In light of the COVID-19 crisis and the disruptions to business and the movement of people, the Irish Revenue Commissioners (the "Irish Revenue") published on 23 March 2020 a number of measures relaxing the concepts of tax residence and permanent establishments because of the COVID-19 travel restriction. The Irish measures were subsequently followed by similar announcements by the OECD Secretariat on 3 April 2020 and the HMRC in the UK on 5 April 2020. All parties have adopted a similar approach, as discussed below.
An individual will considered to be Irish tax resident for a year if they are present in the State (the Republic of Ireland) for 183 days or more in the year or 280 days over two years with at least 31 days presence in each year. Where an individual is in the State at any point in the day, they are considered to be present in the State for that day.
However, Irish Revenue guidance states that "where an individual is prevented from leaving the State on his or her intended day of departure due to extraordinary natural occurrences...none of which could reasonably have been foreseen and avoided – the individual will not be regarded as being present in the State for tax residence purposes for the day after the intended day of departure provided the individual is unavoidably present in the State on that day due only to 'force majeure' circumstances".
Where an individual is prevented from departing the State due to COVID-19, the Irish Revenue have confirmed they will consider this 'force majeure' and any unintended additional days spent in the State due to this 'force majeure' will not be counted for Irish tax residence purposes.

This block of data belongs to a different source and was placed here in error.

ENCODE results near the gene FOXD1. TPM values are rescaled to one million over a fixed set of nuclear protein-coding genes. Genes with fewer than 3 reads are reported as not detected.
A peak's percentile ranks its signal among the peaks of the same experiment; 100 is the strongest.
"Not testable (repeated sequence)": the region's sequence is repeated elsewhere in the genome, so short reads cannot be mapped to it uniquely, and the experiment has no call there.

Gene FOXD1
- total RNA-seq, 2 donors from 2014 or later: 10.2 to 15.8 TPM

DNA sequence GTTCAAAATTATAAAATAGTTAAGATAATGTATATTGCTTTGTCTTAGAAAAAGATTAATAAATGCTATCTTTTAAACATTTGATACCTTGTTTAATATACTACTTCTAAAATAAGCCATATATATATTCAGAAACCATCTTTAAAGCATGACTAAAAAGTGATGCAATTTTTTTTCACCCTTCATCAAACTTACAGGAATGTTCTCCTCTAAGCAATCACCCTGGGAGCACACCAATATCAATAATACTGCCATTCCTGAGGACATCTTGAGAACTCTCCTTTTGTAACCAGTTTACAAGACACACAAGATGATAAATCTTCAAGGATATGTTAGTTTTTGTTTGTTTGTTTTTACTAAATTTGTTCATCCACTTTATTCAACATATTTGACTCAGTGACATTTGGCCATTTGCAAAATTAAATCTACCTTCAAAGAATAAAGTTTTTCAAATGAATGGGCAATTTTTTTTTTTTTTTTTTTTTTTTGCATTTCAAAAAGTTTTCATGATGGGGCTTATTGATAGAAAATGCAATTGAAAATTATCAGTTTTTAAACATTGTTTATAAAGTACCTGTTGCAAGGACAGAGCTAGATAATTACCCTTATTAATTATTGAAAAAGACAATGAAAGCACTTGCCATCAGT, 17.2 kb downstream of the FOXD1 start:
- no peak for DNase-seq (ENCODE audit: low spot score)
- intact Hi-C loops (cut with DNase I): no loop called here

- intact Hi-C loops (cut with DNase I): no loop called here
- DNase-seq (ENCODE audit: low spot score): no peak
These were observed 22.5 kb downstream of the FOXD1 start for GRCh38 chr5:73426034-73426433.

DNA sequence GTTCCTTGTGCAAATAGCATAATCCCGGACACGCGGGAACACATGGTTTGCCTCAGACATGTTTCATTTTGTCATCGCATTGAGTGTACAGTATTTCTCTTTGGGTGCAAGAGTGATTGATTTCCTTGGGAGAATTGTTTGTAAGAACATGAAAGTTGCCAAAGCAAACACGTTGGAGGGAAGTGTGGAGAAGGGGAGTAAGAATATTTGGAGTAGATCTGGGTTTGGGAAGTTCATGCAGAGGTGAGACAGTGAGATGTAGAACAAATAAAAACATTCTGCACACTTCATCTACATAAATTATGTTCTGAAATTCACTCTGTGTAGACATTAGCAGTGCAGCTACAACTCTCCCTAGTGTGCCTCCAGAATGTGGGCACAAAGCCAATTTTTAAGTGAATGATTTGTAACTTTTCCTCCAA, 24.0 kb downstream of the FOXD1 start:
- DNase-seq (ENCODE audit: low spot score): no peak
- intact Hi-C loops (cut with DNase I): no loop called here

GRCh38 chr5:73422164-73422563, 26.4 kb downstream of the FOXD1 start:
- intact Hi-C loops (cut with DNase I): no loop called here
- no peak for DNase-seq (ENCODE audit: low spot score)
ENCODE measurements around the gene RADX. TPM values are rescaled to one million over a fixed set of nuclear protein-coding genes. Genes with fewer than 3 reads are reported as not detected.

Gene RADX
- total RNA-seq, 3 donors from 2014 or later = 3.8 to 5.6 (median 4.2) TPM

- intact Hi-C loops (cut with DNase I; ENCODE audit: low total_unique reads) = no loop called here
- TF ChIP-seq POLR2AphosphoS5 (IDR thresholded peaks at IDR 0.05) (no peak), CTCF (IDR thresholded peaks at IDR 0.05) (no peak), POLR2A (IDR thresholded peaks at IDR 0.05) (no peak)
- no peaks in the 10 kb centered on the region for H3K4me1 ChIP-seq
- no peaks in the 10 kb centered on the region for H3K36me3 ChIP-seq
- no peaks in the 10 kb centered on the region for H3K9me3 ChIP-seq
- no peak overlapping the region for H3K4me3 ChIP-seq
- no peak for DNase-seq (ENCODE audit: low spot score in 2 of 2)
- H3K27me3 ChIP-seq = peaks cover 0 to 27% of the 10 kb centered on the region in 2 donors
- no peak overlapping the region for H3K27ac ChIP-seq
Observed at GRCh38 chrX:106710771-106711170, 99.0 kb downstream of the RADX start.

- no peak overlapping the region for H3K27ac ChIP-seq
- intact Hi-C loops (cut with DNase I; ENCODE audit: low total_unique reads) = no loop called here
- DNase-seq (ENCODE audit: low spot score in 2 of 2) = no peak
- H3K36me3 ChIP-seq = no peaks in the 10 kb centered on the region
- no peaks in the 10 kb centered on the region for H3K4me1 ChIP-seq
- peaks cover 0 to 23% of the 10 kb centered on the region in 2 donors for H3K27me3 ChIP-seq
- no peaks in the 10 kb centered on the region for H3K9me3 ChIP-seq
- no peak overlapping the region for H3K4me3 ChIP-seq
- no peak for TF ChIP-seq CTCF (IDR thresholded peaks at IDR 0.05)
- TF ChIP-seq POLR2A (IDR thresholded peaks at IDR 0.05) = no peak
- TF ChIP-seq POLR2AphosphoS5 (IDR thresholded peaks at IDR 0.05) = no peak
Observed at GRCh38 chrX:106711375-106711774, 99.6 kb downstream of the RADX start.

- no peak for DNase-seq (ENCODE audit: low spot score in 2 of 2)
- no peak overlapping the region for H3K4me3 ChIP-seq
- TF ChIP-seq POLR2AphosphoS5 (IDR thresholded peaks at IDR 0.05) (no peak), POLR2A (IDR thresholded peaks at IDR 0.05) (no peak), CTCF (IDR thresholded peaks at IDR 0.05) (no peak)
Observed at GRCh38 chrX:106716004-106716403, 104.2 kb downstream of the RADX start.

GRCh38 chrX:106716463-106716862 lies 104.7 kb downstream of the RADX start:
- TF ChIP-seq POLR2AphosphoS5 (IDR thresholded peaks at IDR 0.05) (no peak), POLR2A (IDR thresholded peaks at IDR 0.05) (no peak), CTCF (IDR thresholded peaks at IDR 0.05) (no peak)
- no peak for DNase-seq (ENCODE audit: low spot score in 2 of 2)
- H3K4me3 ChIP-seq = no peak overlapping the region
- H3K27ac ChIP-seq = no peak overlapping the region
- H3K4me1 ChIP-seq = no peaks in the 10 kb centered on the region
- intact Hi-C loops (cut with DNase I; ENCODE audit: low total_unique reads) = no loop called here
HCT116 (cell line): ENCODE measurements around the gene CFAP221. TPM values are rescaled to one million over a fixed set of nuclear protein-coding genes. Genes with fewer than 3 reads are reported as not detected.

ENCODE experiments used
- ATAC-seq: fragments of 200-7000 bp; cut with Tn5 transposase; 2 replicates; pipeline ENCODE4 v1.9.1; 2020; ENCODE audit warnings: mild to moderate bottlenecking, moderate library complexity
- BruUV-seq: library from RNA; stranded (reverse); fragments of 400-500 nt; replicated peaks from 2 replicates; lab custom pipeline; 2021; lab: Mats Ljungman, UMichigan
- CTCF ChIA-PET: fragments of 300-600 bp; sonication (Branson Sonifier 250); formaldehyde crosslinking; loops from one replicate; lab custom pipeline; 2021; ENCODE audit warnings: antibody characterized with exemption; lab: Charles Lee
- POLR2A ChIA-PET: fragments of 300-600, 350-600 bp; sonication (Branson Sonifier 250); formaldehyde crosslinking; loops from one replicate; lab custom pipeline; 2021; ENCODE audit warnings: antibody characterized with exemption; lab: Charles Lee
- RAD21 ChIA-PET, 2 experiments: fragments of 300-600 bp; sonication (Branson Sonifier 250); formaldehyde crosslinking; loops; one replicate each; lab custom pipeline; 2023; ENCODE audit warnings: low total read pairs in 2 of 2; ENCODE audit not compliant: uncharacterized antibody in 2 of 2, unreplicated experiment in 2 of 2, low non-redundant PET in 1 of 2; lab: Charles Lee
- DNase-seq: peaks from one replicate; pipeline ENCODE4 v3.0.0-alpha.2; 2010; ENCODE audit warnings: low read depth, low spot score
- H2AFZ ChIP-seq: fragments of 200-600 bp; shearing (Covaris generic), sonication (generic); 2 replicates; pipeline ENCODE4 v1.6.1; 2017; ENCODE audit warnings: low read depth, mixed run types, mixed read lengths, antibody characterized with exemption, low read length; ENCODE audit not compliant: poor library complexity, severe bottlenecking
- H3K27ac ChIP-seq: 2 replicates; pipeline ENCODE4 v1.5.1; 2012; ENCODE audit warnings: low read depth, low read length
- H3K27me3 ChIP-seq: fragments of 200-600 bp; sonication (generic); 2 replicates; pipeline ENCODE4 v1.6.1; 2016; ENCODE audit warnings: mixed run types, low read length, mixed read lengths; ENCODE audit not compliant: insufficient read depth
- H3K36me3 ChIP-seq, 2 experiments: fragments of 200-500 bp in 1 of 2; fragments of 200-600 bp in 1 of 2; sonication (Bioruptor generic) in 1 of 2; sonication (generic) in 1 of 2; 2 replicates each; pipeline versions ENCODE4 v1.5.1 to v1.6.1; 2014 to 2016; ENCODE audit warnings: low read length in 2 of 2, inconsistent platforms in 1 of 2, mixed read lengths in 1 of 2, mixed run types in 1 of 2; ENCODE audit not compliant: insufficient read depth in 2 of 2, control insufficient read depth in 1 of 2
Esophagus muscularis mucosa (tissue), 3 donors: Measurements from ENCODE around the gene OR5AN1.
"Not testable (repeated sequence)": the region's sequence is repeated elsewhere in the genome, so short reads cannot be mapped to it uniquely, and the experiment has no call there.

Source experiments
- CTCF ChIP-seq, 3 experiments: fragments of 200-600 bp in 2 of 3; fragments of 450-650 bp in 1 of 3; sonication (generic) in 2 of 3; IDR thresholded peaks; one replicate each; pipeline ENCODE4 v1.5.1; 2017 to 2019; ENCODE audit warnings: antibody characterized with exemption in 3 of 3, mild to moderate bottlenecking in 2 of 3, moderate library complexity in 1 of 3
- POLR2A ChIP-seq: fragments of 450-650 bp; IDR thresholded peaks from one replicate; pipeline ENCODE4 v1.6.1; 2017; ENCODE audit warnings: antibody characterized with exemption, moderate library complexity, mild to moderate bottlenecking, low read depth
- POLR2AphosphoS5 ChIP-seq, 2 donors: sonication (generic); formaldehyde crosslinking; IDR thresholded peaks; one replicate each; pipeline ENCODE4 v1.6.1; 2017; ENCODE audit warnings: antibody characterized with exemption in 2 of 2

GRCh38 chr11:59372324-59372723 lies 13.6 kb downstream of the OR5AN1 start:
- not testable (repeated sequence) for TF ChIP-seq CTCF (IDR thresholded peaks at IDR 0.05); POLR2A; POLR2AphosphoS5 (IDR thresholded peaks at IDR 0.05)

Company Residence and Permanent Establishments ("PEs")
Where a company is centrally managed and controlled is a key factor in determining its tax residence. Restrictions on chief executive officers and senior executives travelling because of COVID-19 may raise concerns about triggering new filing requirements and tax obligations from a potential:
- change in the place of central management and control of a company, and
- creation of a PE (a fixed place of business through which the business of an enterprise is wholly or partly carried on) by an employee or agent working away from their usual place of business.
Where due to COVID-related travel restrictions, an individual is:
- present in the State, or
- present in another jurisdiction, and would otherwise have been present in the State,
the Irish Revenue have stated they will be prepared to disregard such presence in the State or outside the State for corporation tax purposes for a company in relation to which the individual is an employee, director, service provider or agent.
The Irish Revenue have recommended that the individual and the company maintain a record of the facts and circumstances of the COVID-related presence in the State, or outside the State, for production in case they request such evidence. It is understandable that such a recommendation has been made as the particular facts and circumstances for all individuals and companies will not exactly be the same so it must be open to the Irish Revenue afterwards to review. Even with travel restrictions in place there are actions, which for example companies may be able to take when making decisions that require board approval, which will lessen the risk of a change in tax residency of a company.
The UK has taken a similar approach to the Irish Revenue Commissioners in relation to corporate residence and PEs.
HMRC guidance states that it is the long-term situation that is important and all facts and circumstances are to be considered in determining a company's residence. The fact that some board meetings and some decisions are taken in the UK over a short period of time will not mean the company is UK resident. Although where board meetings are held is important, it is not determinative and where central management and control abides is a question of fact. Even if central management and control is in the UK this does not necessarily equate to UK residence and (if applicable) the relevant double tax treaty would need to be considered, taking in to account all the facts and circumstances.